National prosecution and transitional justice : the case of Ethiopia
Reta, Demelash Shiferaw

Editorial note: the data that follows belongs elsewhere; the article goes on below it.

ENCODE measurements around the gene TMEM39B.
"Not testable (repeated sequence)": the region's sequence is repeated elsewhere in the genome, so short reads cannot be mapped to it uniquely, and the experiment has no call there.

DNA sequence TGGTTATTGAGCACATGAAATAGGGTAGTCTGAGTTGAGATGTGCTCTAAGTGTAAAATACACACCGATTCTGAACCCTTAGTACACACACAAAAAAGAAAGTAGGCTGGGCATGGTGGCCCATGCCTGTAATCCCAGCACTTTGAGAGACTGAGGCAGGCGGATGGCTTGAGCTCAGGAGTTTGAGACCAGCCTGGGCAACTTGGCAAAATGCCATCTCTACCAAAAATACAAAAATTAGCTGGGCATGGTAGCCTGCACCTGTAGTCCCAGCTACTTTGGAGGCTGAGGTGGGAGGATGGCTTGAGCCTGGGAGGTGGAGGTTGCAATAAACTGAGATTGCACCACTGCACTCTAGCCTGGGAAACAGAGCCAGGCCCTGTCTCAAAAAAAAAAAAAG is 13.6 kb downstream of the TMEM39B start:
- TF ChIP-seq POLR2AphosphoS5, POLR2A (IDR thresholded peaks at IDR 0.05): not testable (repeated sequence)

This dissertation is concerned with how societies in transition respond to past violation by focusing on how Ethiopia has dealt with gross violations committed during the repressive regime of a military junta called the Dergue – meaning Committee. It is widely believed that transitional justice processes play a significant transformative role in societies in transition.\ud \ud Based on a case study of the process and impact of prosecution of Dergue officials and their affiliates, this dissertation demonstrates that transitional criminal justice processes may not necessarily transform a society to a new social and political identity that essentially departs from a repressive past. The study discusses and analyzes the theory of transitional justice emphasizing the discourses on the meaning and significance of the main components of transitional justice – justice, truth, reparation and reconciliation – and relates these discourses to the Ethiopian experience. The study is qualitative, employing both primary data (primarily in-depth interview), and secondary data including literature (on Ethiopian history, law and politics), laws both national and international, court cases, and various reports including those of courts and the prosecution office. In the Ethiopian context, the arguments in support of prosecution resonate with the general theoretical arguments that it is necessary to render justice, establish rule of law, ensure accountability, serve as deterrence, and generally serve as a foundation for a new political and social identity. However, whether prosecution or prosecution alone was an appropriate response in the Ethiopian context is a contested issue.\ud \ud Secondly, the legal framework for prosecution and its implementation are also problematic. Thus, this study shows the problematic nature of transitional justice processes as carried out in Ethiopian social and political context in terms of both bringing closure to the past and playing a transformative role, and thereby showing the complex and contested nature of transitional justice itself.
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